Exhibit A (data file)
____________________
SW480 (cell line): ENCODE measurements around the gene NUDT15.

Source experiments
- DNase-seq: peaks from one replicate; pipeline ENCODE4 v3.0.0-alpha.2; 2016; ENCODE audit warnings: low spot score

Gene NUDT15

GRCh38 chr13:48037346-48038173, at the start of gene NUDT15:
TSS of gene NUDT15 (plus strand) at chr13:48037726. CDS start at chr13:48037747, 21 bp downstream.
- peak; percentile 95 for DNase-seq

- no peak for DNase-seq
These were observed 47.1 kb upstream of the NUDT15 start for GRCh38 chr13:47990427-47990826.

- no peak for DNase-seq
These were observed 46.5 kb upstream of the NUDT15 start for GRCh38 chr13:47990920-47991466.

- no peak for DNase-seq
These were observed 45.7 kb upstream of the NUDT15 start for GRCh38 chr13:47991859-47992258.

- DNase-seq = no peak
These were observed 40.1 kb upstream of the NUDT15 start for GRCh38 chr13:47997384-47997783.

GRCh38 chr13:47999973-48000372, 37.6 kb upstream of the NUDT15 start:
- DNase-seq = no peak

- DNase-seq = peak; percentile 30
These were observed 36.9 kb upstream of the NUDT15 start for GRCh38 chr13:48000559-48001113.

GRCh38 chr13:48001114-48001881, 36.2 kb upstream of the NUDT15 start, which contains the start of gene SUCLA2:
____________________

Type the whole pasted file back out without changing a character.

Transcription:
SW480 (cell line): ENCODE measurements around the gene NUDT15.

Source experiments
- DNase-seq: peaks from one replicate; pipeline ENCODE4 v3.0.0-alpha.2; 2016; ENCODE audit warnings: low spot score

Gene NUDT15

GRCh38 chr13:48037346-48038173, at the start of gene NUDT15:
TSS of gene NUDT15 (plus strand) at chr13:48037726. CDS start at chr13:48037747, 21 bp downstream.
- peak; percentile 95 for DNase-seq

- no peak for DNase-seq
These were observed 47.1 kb upstream of the NUDT15 start for GRCh38 chr13:47990427-47990826.

- no peak for DNase-seq
These were observed 46.5 kb upstream of the NUDT15 start for GRCh38 chr13:47990920-47991466.

- no peak for DNase-seq
These were observed 45.7 kb upstream of the NUDT15 start for GRCh38 chr13:47991859-47992258.

- DNase-seq = no peak
These were observed 40.1 kb upstream of the NUDT15 start for GRCh38 chr13:47997384-47997783.

GRCh38 chr13:47999973-48000372, 37.6 kb upstream of the NUDT15 start:
- DNase-seq = no peak

- DNase-seq = peak; percentile 30
These were observed 36.9 kb upstream of the NUDT15 start for GRCh38 chr13:48000559-48001113.

GRCh38 chr13:48001114-48001881, 36.2 kb upstream of the NUDT15 start, which contains the start of gene SUCLA2: